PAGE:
FOR GOD’S BUILDING
In the old creation, before the coming of the new heaven and new earth, there are four dispensations. The dispensation of the Patriarchs, from Adam to Moses, was the dispensation before law. You may call it the prelaw dispensation or the dispensation of the Patriarchs. The second is the dispensation of law, from Moses to Christ’s first coming. The third is the dispensation of grace, lasting from Christ’s first coming to His second coming. Then with His second coming the fourth dispensation will begin, that is, the thousand-year reign of Christ. After this fourth dispensation, the old creation will surely be entirely renewed because through these dispensations God will have accomplished what He intends to accomplish.
God’s creation work was complete in the first two chapters of the Bible. Then from the second half of Genesis 2, God began His building work. This work goes on for all four dispensations: the dispensation of the Patriarchs, the dispensation of law, the dispensation of grace, and eventually the dispensation of the thousand-year reign. Through these four dispensations God accomplishes His building.
GOD’S WORK—A WORK OF BUILDING
God’s work through all four dispensations is a work of building. In the Old Testament we see the building of the tabernacle and the temple, which was the focus of Old Testament history. When the Lord Jesus came, He was the tabernacle. After helping His disciples to realize that He was the Christ, the Son of the living God, He immediately revealed that He would build His church (Matt. 16:18). The Lord’s word indicated that He was doing a building work.
This thought of building is very strong in the Bible. Even in Acts 4 Peter told the Jewish leaders that they were the builders who had rejected Christ, the living stone, yet God had raised Him up and made Him the cornerstone of His building (Acts 4:10-11). Peter tells us in his writing that the Lord is the living stone, and we all as living stones come to the Lord and are being built up a spiritual house (1 Pet. 2:4-6).
Paul also speaks of the building. He tells us he has laid the unique foundation, and that no one can lay another. The problem, however, is how we build upon it. We can build either with gold, silver, and precious stones or with wood, grass, and stubble (1 Cor. 3:10-12).
In John’s writings the thought of building is stronger. When Simon came to the Lord Jesus in John 1:41-42, the Lord changed his name to Cephas, a stone. Later in the same chapter the Lord told Nathanael that he would "see heaven opened and the angels of God ascending and descending on the Son of Man" (v. 51). Actually the Lord was referring Nathanael to the dream of his forefather Jacob (Gen. 28:12, 17, 19), indicating that a building work of Bethel, the house of God, was beginning. Then in chapter two the Lord indicated that He would build up His body in resurrection as God’s corporate temple (2:19, 21-22).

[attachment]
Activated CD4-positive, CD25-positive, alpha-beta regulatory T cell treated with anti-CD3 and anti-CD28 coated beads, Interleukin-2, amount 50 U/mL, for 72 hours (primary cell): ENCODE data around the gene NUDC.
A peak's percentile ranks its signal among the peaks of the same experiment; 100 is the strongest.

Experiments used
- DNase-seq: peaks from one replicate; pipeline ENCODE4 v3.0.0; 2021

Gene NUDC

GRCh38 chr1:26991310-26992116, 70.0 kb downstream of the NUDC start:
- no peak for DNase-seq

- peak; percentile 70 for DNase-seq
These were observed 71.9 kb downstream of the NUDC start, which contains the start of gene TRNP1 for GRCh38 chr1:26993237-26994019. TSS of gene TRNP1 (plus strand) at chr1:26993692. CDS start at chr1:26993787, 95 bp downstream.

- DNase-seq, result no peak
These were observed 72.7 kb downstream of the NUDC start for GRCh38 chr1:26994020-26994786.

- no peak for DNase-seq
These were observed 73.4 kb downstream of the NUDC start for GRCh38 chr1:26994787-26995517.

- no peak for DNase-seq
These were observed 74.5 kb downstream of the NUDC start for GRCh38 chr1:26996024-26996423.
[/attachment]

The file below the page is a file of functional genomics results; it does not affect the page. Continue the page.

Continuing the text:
John writes further in Revelation that the overcomers will be built in God’s temple as pillars (Rev. 3:12). Eventually in Revelation 21 he shows us that the ultimate consummation of this building work will be the New Jerusalem, the tabernacle and temple of God, built with gold, pearls, and precious stones, and having the apostles as the twelve foundation stones.
Notice, then, that in the whole Bible only one and a half chapters are on God’s creation. The rest of the Bible, from the second half of Genesis 2 to the end of Revelation, is on God’s building. This building is termed the tabernacle and the temple again and again in the Old Testament, the New Testament, and at the conclusion of the Bible. In the Old Testament are the tabernacle and the temple. In the New Testament is the reality of the tabernacle and the temple. At the conclusion of these two Testaments is the ultimate consummation of the tabernacle and the temple.
(The Basic Revelation in the Holy Scriptures, Chapter 11, by Witness Lee)